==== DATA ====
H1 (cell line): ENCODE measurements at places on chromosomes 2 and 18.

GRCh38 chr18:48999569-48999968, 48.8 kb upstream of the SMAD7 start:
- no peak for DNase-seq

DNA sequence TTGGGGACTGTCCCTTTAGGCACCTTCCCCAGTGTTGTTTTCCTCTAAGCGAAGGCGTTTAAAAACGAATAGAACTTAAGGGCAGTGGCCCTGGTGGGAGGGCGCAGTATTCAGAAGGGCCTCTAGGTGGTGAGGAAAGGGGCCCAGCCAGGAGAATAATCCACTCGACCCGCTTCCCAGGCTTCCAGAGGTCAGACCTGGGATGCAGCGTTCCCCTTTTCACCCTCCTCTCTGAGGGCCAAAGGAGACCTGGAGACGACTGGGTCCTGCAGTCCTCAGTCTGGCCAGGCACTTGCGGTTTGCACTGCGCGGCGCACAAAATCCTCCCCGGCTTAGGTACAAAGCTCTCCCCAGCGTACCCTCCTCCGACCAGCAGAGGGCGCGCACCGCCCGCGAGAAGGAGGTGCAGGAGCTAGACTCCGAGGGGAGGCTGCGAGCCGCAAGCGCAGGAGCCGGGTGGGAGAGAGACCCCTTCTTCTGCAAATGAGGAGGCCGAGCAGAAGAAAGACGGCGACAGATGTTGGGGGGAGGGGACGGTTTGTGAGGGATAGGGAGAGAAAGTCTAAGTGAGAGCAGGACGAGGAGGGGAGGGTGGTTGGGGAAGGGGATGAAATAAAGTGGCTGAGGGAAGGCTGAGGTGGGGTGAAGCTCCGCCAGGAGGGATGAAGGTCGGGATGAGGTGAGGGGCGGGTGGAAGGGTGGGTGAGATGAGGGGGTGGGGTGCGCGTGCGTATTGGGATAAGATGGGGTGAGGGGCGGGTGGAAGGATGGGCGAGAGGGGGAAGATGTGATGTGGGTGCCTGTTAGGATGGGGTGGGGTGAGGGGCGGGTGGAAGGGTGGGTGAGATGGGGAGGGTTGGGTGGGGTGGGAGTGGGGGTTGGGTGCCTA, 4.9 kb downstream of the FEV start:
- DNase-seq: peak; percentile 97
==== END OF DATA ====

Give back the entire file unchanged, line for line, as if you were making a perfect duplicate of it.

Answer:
H1 (cell line): ENCODE measurements at places on chromosomes 2 and 18.

GRCh38 chr18:48999569-48999968, 48.8 kb upstream of the SMAD7 start:
- no peak for DNase-seq

DNA sequence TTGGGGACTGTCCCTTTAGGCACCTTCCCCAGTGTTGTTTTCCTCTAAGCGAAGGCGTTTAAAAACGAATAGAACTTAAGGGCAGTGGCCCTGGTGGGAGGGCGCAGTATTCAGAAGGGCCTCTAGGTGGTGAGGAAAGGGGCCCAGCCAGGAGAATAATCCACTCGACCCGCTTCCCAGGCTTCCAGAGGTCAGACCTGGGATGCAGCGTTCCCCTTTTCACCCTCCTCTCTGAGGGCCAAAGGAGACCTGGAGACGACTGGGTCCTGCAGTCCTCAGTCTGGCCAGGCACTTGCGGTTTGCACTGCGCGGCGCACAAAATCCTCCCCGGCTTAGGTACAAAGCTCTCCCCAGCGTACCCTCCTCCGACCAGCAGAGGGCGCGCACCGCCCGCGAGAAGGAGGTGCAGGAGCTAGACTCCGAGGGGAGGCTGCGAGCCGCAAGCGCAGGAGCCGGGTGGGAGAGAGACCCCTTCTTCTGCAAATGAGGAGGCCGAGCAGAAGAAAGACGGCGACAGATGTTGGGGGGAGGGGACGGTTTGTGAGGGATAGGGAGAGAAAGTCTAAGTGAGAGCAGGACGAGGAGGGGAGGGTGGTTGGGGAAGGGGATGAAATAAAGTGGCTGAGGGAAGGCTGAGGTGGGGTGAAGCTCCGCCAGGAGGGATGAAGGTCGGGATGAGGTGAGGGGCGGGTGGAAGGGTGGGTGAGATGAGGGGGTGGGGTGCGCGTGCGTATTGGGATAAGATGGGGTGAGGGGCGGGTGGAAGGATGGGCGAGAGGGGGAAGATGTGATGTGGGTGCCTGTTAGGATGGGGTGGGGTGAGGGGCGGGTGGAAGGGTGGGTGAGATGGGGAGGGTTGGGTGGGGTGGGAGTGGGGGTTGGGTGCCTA, 4.9 kb downstream of the FEV start:
- DNase-seq: peak; percentile 97